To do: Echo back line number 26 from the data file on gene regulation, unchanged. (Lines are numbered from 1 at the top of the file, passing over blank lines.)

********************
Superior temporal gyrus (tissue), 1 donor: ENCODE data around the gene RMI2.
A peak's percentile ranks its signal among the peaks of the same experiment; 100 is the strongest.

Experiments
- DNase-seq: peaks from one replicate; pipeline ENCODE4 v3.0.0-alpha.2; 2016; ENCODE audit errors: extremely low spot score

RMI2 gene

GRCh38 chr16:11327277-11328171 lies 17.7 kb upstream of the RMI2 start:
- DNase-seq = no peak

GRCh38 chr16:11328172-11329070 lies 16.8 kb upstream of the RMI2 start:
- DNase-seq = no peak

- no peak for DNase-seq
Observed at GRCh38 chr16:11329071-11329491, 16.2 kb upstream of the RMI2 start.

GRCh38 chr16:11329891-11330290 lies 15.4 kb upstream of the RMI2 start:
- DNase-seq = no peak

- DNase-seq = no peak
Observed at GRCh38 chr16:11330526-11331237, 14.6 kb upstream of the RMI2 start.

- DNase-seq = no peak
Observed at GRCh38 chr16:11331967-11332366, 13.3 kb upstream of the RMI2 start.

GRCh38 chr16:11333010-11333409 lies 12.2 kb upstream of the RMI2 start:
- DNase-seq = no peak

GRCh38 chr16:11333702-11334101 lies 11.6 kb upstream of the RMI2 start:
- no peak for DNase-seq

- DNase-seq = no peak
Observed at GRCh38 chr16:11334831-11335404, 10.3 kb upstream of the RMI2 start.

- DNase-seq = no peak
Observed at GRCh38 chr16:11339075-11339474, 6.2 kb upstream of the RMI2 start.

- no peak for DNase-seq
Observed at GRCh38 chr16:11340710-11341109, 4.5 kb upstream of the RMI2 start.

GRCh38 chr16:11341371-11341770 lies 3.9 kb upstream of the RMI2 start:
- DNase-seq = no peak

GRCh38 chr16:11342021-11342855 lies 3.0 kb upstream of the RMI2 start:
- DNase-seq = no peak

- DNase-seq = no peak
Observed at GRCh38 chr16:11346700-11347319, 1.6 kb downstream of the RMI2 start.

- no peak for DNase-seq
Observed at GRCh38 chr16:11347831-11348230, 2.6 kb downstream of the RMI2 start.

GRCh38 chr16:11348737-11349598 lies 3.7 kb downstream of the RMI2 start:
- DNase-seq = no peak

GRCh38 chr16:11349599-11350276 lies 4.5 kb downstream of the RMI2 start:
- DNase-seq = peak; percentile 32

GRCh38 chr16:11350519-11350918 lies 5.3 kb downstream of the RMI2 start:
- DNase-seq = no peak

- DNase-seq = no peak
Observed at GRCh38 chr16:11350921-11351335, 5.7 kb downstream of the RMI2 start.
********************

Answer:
- no peak for DNase-seq